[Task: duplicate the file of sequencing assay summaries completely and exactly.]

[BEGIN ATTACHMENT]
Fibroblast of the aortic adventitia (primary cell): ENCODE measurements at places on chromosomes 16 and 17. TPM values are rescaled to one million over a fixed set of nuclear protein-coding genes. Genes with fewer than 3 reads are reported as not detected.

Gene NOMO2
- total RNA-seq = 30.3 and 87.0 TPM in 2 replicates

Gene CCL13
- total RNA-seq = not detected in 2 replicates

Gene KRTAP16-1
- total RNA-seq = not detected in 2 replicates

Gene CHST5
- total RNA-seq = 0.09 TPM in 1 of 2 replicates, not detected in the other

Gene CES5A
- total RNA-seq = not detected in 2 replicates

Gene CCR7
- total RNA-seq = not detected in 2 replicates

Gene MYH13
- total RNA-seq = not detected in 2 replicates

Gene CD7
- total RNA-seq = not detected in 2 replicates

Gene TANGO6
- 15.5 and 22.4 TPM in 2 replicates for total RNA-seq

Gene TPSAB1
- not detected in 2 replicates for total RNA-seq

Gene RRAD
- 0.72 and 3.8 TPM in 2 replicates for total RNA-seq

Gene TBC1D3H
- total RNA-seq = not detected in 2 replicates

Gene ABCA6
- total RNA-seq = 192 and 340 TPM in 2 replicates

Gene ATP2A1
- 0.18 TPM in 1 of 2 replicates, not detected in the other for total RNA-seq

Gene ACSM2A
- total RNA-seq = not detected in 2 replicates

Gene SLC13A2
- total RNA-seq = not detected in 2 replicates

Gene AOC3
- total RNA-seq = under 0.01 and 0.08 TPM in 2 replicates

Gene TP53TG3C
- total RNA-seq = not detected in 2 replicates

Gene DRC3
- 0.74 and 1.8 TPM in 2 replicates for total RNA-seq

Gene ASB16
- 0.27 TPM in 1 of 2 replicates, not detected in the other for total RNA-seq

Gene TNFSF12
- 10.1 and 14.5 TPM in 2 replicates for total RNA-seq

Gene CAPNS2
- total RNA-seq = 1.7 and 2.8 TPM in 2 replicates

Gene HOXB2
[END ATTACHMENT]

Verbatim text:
Fibroblast of the aortic adventitia (primary cell): ENCODE measurements at places on chromosomes 16 and 17. TPM values are rescaled to one million over a fixed set of nuclear protein-coding genes. Genes with fewer than 3 reads are reported as not detected.

Gene NOMO2
- total RNA-seq = 30.3 and 87.0 TPM in 2 replicates

Gene CCL13
- total RNA-seq = not detected in 2 replicates

Gene KRTAP16-1
- total RNA-seq = not detected in 2 replicates

Gene CHST5
- total RNA-seq = 0.09 TPM in 1 of 2 replicates, not detected in the other

Gene CES5A
- total RNA-seq = not detected in 2 replicates

Gene CCR7
- total RNA-seq = not detected in 2 replicates

Gene MYH13
- total RNA-seq = not detected in 2 replicates

Gene CD7
- total RNA-seq = not detected in 2 replicates

Gene TANGO6
- 15.5 and 22.4 TPM in 2 replicates for total RNA-seq

Gene TPSAB1
- not detected in 2 replicates for total RNA-seq

Gene RRAD
- 0.72 and 3.8 TPM in 2 replicates for total RNA-seq

Gene TBC1D3H
- total RNA-seq = not detected in 2 replicates

Gene ABCA6
- total RNA-seq = 192 and 340 TPM in 2 replicates

Gene ATP2A1
- 0.18 TPM in 1 of 2 replicates, not detected in the other for total RNA-seq

Gene ACSM2A
- total RNA-seq = not detected in 2 replicates

Gene SLC13A2
- total RNA-seq = not detected in 2 replicates

Gene AOC3
- total RNA-seq = under 0.01 and 0.08 TPM in 2 replicates

Gene TP53TG3C
- total RNA-seq = not detected in 2 replicates

Gene DRC3
- 0.74 and 1.8 TPM in 2 replicates for total RNA-seq

Gene ASB16
- 0.27 TPM in 1 of 2 replicates, not detected in the other for total RNA-seq

Gene TNFSF12
- 10.1 and 14.5 TPM in 2 replicates for total RNA-seq

Gene CAPNS2
- total RNA-seq = 1.7 and 2.8 TPM in 2 replicates

Gene HOXB2